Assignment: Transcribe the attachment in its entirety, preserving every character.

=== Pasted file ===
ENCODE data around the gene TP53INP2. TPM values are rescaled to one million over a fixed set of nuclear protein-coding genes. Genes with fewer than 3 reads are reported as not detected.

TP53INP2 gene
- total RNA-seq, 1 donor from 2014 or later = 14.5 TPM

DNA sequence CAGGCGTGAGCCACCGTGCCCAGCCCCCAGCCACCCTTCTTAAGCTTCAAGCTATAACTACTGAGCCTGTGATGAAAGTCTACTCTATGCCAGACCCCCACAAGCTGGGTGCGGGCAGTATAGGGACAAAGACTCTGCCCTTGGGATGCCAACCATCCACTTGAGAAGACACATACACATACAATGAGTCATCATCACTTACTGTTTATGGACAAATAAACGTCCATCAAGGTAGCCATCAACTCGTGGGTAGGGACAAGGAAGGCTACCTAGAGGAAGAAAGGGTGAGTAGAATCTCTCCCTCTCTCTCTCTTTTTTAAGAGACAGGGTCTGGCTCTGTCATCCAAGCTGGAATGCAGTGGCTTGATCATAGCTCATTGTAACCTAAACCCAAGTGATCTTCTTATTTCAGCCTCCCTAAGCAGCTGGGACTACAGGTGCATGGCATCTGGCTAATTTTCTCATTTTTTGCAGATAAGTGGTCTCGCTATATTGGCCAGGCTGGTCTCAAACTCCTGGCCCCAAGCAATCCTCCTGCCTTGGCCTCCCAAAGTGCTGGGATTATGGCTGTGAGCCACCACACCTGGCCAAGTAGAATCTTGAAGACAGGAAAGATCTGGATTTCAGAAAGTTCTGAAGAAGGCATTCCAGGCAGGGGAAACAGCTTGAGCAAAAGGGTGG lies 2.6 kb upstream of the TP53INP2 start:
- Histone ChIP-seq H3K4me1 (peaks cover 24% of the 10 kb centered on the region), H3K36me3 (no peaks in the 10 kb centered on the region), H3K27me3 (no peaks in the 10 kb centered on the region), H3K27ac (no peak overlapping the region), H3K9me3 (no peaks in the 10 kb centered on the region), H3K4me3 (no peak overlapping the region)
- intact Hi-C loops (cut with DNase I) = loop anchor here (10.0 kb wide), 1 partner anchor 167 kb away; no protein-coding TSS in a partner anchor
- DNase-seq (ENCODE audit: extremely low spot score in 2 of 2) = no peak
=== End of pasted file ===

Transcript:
ENCODE data around the gene TP53INP2. TPM values are rescaled to one million over a fixed set of nuclear protein-coding genes. Genes with fewer than 3 reads are reported as not detected.

TP53INP2 gene
- total RNA-seq, 1 donor from 2014 or later = 14.5 TPM

DNA sequence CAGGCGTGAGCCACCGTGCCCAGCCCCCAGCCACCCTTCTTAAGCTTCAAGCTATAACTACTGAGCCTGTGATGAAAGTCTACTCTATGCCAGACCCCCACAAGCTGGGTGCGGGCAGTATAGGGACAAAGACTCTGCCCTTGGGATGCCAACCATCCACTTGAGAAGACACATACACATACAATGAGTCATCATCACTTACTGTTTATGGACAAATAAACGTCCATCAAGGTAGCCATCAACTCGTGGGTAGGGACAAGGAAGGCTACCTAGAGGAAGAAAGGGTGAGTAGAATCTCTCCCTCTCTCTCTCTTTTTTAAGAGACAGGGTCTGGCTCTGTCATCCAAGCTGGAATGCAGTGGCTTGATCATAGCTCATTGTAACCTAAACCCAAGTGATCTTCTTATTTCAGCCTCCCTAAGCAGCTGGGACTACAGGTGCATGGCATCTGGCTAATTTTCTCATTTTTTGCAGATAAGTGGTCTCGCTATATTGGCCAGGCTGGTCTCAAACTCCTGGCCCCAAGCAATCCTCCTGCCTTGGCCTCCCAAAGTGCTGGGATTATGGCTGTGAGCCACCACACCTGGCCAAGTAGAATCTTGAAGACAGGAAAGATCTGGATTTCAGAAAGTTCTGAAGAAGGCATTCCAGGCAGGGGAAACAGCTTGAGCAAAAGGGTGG lies 2.6 kb upstream of the TP53INP2 start:
- Histone ChIP-seq H3K4me1 (peaks cover 24% of the 10 kb centered on the region), H3K36me3 (no peaks in the 10 kb centered on the region), H3K27me3 (no peaks in the 10 kb centered on the region), H3K27ac (no peak overlapping the region), H3K9me3 (no peaks in the 10 kb centered on the region), H3K4me3 (no peak overlapping the region)
- intact Hi-C loops (cut with DNase I) = loop anchor here (10.0 kb wide), 1 partner anchor 167 kb away; no protein-coding TSS in a partner anchor
- DNase-seq (ENCODE audit: extremely low spot score in 2 of 2) = no peak